When several local Texas governments, including Dallas County and Bexar County, flouted Gov. Greg Abbott's executive orders banning mask mandates, he vowed to take them to court. 

On Sunday, Abbott scored a victory - at least for now. 

The Texas Supreme Court issued stays preventing mask mandates from being enforced in those counties, which are two of the larger counties in the country. A final decision is still forthcoming, however.

What You Need To Know

  • The Supreme Court rules in favor of Gov. Abbott’s prohibition of governmental mask mandates

  • Any violation of Executive Order GA-38 could result in legal ramifications

  • Mask-wearing, according to Abbott is a personal responsibility not a governmental mandate

Abbott’s orders ban any agency that receives state dollars from enforcing mask or vaccine mandates.

The stays come after Texas Attorney General Ken Paxton filed a petition for writ of mandamus stating that the Texas Disaster Act of 1975 grants the governor the power to act as "commander in chief" of the state in times of disaster.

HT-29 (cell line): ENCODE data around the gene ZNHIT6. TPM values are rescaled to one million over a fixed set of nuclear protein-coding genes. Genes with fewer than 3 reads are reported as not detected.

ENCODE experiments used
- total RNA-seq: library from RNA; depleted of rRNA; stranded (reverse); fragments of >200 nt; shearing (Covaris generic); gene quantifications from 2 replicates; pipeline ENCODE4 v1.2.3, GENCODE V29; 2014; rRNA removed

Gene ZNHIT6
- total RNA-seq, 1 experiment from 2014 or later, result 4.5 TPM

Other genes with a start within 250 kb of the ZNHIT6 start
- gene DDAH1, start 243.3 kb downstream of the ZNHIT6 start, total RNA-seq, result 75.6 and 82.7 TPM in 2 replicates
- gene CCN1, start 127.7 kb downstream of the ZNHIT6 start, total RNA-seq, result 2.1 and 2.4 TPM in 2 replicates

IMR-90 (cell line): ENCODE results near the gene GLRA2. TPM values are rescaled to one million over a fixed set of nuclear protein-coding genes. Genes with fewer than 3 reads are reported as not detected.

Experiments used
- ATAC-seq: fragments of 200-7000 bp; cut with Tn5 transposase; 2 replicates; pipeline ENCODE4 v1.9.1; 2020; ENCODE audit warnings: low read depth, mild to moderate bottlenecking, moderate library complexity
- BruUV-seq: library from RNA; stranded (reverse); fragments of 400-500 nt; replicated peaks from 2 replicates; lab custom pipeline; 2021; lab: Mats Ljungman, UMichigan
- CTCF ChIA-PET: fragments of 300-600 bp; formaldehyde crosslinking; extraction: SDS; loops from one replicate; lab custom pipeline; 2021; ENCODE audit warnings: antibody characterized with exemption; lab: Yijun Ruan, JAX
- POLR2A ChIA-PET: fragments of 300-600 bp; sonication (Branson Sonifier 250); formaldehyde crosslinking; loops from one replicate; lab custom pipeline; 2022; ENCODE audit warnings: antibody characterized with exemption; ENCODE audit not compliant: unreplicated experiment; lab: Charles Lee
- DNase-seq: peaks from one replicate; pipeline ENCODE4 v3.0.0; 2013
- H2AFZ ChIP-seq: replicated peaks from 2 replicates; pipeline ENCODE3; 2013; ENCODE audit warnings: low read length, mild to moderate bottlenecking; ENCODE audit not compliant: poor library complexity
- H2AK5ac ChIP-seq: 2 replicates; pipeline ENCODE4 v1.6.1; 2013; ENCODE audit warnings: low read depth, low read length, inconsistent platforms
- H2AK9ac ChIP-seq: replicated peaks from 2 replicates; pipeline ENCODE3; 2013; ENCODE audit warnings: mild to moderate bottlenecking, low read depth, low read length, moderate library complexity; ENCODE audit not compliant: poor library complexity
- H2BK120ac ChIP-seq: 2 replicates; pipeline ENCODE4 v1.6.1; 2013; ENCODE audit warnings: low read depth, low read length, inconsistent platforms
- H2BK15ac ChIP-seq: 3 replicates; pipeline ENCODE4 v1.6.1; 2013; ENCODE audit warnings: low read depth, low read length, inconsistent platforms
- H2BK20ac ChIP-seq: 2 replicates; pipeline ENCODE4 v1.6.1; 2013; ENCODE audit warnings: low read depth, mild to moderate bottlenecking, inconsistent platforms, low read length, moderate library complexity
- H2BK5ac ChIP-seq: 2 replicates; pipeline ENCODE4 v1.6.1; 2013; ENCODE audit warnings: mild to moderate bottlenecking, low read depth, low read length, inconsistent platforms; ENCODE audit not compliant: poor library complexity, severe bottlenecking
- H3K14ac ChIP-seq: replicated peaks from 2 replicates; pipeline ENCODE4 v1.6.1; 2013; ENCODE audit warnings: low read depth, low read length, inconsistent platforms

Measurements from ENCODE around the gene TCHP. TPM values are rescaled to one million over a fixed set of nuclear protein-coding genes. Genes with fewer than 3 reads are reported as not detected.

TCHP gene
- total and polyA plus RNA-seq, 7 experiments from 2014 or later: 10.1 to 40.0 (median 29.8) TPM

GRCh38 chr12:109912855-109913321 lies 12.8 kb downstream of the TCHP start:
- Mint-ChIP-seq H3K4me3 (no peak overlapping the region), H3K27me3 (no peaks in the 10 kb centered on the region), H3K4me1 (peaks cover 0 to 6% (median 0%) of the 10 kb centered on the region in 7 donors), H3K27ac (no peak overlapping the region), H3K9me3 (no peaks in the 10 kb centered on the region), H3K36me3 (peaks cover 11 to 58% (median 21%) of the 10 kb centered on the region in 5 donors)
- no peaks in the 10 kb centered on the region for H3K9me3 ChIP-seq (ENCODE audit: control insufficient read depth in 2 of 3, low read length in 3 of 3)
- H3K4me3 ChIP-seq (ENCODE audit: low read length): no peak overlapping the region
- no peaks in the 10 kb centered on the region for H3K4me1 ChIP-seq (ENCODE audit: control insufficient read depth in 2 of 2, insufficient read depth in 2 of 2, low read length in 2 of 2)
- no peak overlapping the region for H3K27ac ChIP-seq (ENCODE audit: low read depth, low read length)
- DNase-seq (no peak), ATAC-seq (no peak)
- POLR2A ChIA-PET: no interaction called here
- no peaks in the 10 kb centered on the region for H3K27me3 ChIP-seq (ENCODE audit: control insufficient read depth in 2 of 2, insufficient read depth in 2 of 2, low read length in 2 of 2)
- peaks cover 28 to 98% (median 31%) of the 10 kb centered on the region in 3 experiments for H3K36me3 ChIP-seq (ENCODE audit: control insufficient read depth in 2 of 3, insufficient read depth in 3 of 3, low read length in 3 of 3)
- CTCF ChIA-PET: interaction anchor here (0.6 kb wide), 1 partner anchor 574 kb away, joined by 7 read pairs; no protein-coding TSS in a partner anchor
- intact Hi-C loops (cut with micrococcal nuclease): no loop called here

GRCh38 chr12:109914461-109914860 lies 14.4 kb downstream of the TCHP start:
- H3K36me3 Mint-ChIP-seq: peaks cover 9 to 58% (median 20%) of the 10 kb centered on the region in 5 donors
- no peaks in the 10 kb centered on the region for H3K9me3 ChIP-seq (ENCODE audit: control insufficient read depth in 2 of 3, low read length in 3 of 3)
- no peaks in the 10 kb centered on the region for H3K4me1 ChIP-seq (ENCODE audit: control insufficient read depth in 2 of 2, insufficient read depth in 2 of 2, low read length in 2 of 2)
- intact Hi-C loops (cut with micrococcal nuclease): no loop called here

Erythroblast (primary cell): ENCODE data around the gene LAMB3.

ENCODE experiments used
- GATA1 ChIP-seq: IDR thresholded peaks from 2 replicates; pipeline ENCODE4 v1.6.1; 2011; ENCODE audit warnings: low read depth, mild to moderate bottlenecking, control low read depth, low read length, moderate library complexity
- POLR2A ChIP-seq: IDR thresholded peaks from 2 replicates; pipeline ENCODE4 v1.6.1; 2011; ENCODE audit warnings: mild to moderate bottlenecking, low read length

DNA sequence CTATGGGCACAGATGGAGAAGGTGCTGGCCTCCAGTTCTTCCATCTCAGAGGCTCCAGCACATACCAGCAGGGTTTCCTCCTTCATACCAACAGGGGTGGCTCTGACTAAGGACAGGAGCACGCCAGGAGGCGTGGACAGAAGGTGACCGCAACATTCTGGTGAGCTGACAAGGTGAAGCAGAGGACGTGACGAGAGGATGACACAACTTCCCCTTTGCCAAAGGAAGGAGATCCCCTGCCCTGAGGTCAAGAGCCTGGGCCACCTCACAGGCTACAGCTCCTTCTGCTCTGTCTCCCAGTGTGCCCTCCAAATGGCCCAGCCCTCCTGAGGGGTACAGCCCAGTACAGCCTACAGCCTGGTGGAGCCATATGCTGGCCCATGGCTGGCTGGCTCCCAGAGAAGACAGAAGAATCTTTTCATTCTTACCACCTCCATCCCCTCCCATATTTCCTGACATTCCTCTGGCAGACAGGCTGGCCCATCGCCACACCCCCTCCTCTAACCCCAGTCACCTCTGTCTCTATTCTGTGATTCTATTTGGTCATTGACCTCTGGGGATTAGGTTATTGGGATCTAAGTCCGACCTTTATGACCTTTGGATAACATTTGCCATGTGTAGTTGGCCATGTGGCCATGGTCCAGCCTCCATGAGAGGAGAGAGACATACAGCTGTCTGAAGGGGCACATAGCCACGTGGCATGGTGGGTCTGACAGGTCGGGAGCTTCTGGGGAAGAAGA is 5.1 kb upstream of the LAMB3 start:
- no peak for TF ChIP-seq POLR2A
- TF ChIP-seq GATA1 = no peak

A short time following the court's decision, Dallas Country Judge Clay Jenkins, who issued the emergnecy order that mandated masks in parts of the county, said that the ruling doesn't actually invalidate his mask order. 

“The Tex Supreme Court did not strike down my face mask order. Rather they removed the stay on the GA 38,” Jenkins tweeted. “Unless I receive a ruling requiring otherwise, I will amend my order to remove the possibility of fines on non-compliant businesses but otherwise leave the order in effect.”


Hays County was one of the most recent to join Dallas County, Bexar County and San Antonio in implementing mask mandates. Additionally, the state’s larger school districts - including Austin ISD, Dallas ISD, Fort Worth ISD and Houston ISD - put mask mandates in place. 

Although Texas’ COVID-19 case numbers and hospitalizations are steadily rising with the proliferation of the delta variant, Abbott says mask-wearing should be a personal responsibility rather than a governmental mandate.

The Texas Department of State Health Services on Sunday reported 4,209 new confirmed cases of COVID-19 and 43 new fatalities attributed to the virus. There are more than 11,500 people hospitalized with COVID-19 in the state.